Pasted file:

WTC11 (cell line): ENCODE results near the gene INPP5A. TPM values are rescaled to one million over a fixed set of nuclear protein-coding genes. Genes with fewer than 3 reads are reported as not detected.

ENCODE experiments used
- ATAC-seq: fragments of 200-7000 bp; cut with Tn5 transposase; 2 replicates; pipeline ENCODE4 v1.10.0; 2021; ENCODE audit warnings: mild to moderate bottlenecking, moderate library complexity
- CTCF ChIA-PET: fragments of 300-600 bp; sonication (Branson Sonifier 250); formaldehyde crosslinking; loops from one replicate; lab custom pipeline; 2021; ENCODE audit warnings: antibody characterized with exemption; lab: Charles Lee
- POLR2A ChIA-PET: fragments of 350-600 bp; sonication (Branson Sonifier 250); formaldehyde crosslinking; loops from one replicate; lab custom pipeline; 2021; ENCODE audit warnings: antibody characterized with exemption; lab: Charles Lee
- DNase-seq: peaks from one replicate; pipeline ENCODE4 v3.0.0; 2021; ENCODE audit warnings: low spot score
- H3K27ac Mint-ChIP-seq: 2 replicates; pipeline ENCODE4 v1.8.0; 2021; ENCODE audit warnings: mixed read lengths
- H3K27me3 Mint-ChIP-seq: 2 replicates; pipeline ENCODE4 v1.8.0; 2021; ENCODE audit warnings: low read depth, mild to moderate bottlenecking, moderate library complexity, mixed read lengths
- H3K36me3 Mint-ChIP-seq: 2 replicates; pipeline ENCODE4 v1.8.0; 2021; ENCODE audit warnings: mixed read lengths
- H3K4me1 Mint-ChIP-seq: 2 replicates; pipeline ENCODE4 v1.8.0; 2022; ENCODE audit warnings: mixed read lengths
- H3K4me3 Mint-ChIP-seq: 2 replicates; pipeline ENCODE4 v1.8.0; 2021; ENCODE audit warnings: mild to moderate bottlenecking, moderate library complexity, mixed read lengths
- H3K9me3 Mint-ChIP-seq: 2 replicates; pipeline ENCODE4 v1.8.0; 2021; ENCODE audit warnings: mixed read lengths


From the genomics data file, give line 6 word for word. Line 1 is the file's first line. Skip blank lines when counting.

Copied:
- DNase-seq: peaks from one replicate; pipeline ENCODE4 v3.0.0; 2021; ENCODE audit warnings: low spot score